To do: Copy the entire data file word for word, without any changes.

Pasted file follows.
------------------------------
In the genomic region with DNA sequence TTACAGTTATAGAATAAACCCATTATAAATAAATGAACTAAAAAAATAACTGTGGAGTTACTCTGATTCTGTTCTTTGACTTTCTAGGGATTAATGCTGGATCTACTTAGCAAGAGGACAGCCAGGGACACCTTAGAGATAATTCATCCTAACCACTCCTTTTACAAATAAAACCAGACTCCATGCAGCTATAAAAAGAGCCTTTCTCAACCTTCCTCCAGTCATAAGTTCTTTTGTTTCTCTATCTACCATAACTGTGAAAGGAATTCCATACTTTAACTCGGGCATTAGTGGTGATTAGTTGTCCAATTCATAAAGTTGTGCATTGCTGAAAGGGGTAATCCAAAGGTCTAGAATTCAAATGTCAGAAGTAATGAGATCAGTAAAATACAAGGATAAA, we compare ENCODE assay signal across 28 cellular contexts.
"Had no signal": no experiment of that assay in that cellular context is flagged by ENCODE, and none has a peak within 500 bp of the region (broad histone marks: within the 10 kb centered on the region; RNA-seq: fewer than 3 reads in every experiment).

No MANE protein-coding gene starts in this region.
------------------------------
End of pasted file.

In the genomic region with DNA sequence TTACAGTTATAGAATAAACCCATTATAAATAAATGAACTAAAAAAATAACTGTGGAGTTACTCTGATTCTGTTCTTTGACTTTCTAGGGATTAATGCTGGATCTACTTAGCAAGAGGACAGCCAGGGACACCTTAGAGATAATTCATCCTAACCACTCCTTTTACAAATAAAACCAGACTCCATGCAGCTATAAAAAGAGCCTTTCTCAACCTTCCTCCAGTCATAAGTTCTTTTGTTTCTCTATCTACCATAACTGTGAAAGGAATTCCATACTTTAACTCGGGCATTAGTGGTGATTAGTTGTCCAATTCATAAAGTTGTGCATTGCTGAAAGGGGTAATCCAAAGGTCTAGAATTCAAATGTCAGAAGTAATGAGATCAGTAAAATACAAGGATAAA, we compare ENCODE assay signal across 28 cellular contexts.
"Had no signal": no experiment of that assay in that cellular context is flagged by ENCODE, and none has a peak within 500 bp of the region (broad histone marks: within the 10 kb centered on the region; RNA-seq: fewer than 3 reads in every experiment).

No MANE protein-coding gene starts in this region.